I laughed. “I agree. If I have to hear one more comment about what a cute pussy I am, I swear I’ll scream.”

Melinda laughed. “Well, at least most of you is covered. If it were any colder out, I’d have frostbite!”

“If it were colder out, the patio would be closed, and it would be like an oven in here. The suit may cover more, but the rubbery material itches.”

That’s it. Stay safe and don’t forget to check out the other Tuesday Tales

Tuesday Tales: from the Word EASY

Welcome to this week’s Tuesday Tales. Why is it that the older you get, the faster time flies? Here it is the end of June. Half of 2022 is over and done. Soon, we’ll be talking about Christmas again. For my Canadian friends, enjoy Canada Day on Friday, while I wish my American friends a Happy Fourth of July on Monday.

This week’s word prompt is EASY. This is the last post from Trouble with Eden, my contemporary romance.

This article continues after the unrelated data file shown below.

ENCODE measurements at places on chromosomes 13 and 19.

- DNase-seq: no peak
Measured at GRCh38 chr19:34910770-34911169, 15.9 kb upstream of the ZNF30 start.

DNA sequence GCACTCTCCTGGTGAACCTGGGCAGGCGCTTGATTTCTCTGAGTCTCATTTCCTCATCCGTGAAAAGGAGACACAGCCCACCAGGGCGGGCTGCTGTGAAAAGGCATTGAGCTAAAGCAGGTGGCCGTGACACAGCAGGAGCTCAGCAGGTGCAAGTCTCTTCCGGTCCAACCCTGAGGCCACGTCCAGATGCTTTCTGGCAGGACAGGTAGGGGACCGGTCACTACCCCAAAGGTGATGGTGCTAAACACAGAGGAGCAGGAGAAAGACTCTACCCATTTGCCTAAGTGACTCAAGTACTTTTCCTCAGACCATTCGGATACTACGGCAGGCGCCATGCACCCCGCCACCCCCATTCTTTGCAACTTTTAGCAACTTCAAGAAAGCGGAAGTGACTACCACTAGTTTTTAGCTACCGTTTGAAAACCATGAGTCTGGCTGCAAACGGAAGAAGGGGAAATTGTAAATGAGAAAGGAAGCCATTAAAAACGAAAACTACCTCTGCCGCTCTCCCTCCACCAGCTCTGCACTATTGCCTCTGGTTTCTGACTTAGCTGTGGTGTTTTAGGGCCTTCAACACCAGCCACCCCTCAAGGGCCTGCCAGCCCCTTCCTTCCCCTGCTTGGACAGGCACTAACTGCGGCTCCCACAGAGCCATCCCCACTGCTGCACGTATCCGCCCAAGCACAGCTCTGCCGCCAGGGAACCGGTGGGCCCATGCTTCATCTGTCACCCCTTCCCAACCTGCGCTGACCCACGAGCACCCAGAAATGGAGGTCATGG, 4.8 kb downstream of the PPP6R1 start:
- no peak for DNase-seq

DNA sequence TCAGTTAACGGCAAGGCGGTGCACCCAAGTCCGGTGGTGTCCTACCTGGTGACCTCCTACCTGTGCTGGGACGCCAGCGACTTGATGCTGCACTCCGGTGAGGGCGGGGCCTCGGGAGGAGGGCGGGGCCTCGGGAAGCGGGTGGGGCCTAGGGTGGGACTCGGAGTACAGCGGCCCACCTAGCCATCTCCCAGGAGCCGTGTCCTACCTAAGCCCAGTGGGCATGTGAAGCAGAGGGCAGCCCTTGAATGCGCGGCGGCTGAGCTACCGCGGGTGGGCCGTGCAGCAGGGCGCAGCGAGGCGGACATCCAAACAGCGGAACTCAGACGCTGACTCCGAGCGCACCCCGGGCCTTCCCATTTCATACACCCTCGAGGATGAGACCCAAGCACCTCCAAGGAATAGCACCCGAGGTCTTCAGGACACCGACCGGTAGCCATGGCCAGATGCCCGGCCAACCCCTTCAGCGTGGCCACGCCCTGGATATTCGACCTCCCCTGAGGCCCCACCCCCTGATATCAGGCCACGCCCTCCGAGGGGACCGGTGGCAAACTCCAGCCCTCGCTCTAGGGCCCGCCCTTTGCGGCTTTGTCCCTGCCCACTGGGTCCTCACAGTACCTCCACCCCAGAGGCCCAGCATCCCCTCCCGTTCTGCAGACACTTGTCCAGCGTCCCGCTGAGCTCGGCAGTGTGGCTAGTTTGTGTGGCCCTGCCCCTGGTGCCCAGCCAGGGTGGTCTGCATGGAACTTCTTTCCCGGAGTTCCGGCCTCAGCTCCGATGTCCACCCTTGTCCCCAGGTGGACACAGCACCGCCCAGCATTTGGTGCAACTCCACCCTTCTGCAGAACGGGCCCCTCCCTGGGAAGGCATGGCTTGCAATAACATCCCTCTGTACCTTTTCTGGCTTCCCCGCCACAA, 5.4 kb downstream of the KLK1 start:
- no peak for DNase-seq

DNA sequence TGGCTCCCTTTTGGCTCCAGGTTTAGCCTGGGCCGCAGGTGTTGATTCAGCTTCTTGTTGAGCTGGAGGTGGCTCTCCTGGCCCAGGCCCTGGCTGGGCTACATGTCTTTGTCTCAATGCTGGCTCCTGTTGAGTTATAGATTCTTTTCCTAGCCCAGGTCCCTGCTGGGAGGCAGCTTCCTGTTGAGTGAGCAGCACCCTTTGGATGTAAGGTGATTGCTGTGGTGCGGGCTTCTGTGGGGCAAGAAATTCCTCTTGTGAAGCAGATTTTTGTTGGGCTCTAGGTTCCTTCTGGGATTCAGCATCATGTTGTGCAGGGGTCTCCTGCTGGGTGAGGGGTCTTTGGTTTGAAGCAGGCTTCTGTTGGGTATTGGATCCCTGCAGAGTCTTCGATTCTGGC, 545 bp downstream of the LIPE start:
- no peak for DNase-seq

Jackson’s books sold well, and with the money from the sale of the condominium and what he’d gotten from his mother, he wasn’t financially strapped in any way and was willing to invest not only his time but his money into the business.

Now, she felt confident that they would be able to make things work. Not only had he listened to her, he’d accepted her opinions and had treated her like an equal, the way Dad always had. This time, instead of acting on Dad’s suggestions, she would be taking the lead. She’d known from the start that Jackson would be as different from Jeff as day from night, and he’d proved it.

But it hadn’t been his decision to leave Toronto, the garage, or his books that had filled their lunchtime conversation. He’d wanted to talk about Dwayne, probing her memory about her father, making her dwell on the happy recollections from her childhood. It had been so easy to talk to him, to share all the memories that would’ve brought her to tears a few days ago. The burgeoning attraction she’d felt yesterday had grown exponentially. Could something more come of it? Might Lorraine and her crazy idea about them fated to be together, as her mother and Dwayne had been, have merit?